Effect of Dietary Supplementation with Carnosine and Vitamin E on Antioxidant Capacity and Meat Quality of Finishing PIGS
|School||Nanjing Agricultural College|
|Course||Animal Nutrition and Feed Science|
|Keywords||Finishing pig Carnosine Vitamin E Antioxidant capacity Meat quality Nrf2pathway|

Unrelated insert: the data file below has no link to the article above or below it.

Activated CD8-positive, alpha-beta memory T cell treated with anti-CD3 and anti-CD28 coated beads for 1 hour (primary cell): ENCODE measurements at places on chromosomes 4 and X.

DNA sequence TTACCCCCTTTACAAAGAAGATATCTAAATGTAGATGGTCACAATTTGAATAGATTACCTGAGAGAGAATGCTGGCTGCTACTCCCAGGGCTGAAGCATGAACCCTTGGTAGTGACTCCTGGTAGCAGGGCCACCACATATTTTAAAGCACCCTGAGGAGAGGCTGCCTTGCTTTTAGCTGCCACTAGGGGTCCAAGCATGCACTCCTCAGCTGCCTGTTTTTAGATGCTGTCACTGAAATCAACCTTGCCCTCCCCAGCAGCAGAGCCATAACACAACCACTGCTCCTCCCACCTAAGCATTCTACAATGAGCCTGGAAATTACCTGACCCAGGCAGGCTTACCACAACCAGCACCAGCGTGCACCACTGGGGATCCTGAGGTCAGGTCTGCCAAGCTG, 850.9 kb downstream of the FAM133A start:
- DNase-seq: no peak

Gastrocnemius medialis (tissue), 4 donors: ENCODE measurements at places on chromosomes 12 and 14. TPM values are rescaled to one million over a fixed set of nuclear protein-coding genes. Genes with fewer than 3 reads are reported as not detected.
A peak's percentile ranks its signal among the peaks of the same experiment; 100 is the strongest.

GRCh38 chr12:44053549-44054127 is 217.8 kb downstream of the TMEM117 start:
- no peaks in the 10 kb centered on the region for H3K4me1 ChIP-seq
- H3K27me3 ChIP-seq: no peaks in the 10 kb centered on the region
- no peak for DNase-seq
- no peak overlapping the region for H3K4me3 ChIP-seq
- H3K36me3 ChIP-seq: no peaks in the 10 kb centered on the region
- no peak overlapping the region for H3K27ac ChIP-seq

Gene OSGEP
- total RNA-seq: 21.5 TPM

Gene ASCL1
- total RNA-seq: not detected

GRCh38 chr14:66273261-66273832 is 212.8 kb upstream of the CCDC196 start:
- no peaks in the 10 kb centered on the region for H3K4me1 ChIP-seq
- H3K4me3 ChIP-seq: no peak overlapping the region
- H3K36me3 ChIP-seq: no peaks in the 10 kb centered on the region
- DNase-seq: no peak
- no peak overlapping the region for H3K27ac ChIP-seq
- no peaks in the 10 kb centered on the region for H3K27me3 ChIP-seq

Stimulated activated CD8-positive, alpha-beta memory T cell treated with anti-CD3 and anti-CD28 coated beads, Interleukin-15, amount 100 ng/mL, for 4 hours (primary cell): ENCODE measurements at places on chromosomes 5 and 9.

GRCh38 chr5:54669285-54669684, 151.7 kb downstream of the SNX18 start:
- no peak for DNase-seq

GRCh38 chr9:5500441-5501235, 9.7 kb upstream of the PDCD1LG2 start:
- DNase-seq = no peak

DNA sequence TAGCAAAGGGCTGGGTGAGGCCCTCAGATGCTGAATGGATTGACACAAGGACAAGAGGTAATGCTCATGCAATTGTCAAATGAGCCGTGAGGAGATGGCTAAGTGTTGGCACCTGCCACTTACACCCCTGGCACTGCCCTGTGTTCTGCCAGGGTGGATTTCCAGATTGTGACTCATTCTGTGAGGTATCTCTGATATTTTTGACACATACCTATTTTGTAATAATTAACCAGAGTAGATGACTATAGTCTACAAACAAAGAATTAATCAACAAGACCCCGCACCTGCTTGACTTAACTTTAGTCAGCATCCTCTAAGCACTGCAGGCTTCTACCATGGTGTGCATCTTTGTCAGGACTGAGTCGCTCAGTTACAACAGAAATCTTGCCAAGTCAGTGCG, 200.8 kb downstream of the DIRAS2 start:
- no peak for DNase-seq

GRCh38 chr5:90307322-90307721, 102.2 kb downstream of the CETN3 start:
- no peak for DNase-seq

The study was conducted to investigate the supplemental effect of camosine, vitamin E and combination of both on antioxidant capacities and meat quality of pigs during the final finishing phase. By measuring carcass quality, meat quality, antioxidant levels, mRNA levels and protein levels of critical factors in NF-E2-related Factor2(Nrf2) pathway, to explore the antioxidant mechanism of how camosine and vitamin E affect the meat quality, the results of this study could provide a theoretical basis for ante-mortem nutritional regulation technology to improve pork quality.1. Effect of camosine and vitamin E on carcass quality and meat quality of finishing pigs. Sixty well grew Duroc×Yorkshire×Landrace finishing pigs were selected, and the average weight was75kg.2×2factorial experimental design was used, four experimental diets formulated as two levels of added vitamin E (0and400mg/kg a-tocopheryl acetate of feed) and two supplemental levels of camosine (0and150mg/kg camosine of diet). The test period was28d. Each group had3replicates (with5pigs per replicate), so each treatment had15pigs in total. Six pigs in each treatment (with2pigs per replicate) were randomly selected and slaughtered at the end of the trial. The results showed that:Dietary incorporations of camosine or vitamin E exerted no effects on carcass characteristics, which included backfat thickness, lean meat percentage and longissimus muscle area, and pH values (P>0.05), but supplementation of vitamin E had a trend to increase pH45min(P=0.1). As for the meat color, supplementation of camosine (P<0.01) and vitamin E (P=0.01) had significantly higher a*value than the control group, and their interaction effects occured (P<0.01), while the L*value and b*values were not significantly affected (P>0.05), but dietary vitamin E had a reduced trend towards the L*value (P=0.1). Supplementation of carnosine and vitamin E showed no significant effect on other meat quality including drip loss, cooking loss and shear force, and textural characteristics including hardness, cohesiveness, elasticity, adhesion and chewing traits, and longissimus muscle nutrients composition including moisture, crude fat, crude ash and crude protein, and contents of inosine monophosphate (P>0.05).2. Effect of dietary carnosine and vitamin E on the antioxidant enzyme activity and expression of critical factors on Nrf2signaling pathway in finishing pigs. The test results showed:dietary vitamin E supplementation significantly increased a-tocopherol concentrations in serum (P=0.02), liver (P<0.01) and longissimus muscle (P<0.01), while dietary carnosine had no influence on a-tocopherol concentrations (P>0.05), and camosine and vitamin E had no interaction effect on α-tocopherol concentrations (P>0.05). Dietary vitamin E significantly reduced malondialdehyde (MDA) concentrations in liver and longissimus muscle (P<0.01), while serum MDA was not significantly affected (P>0.05), carnosine had no significant effect on MDA in these three tissues (P>0.05). Dietary carnosine and vitamin E had no significant effects on glutathione peroxidase (GSH-PX), catalase (CAT) and superoxide dismutase (SOD) activities (P>0.05), while dietary vitamin E had an increasing trend on CAT activity of longissimus muscle (P=0.06) and significantly increased total antioxidant capacity (TAOC) in liver and longissimus muscle (P<0.01), while dietary camosine only showed an increasing trend on TAOC in liver and longissimus muscle (P=0.10and P=0.07), and there was no interaction effect (P>0.05). Dietary carnosine and vitamin E had no significant effects on SOD, glutamate cysteine ligase catalytic subunit (GCLC), Nrf2, heme oxygenase-1(HO1) and NAD(P)H quinine oxidoreductasel (NQO1) mRNA levels in liver and longissimus muscle (P>0.05). In terms of protein expression, protein expression levels of GSH-PX, GCLC and Nrf2in liver and longissimus muscle in control group were the lowest, dietary carnosine group had the highest protein expression in all analysised proteins besides the total Nrf2protein in liver, which dietary combition of carnosine and vitamin E group was the highest. In summary, dietary supplementation of camosine and vitamin E had improvement on the pork quality. Diets supplemented with vitamin E increased the deposition of a-tocopherol in tissues, reduced malondialdehyde contents, and increased the total antioxidant capacity, which showed the deposition of vitamin E in tissues was the basis of its effect on meat quality, while diets supplemented with camosine showed an increased trend on total oxidant capacity. Diets supplemented with camosine and vitamin E did not show a significant effect on mRNA expression of key factors in the Nrf2pathway, while the diet adding carnosine and vitamin E increased the protein expression of key factors in the Nrf2pathway at a certain degree.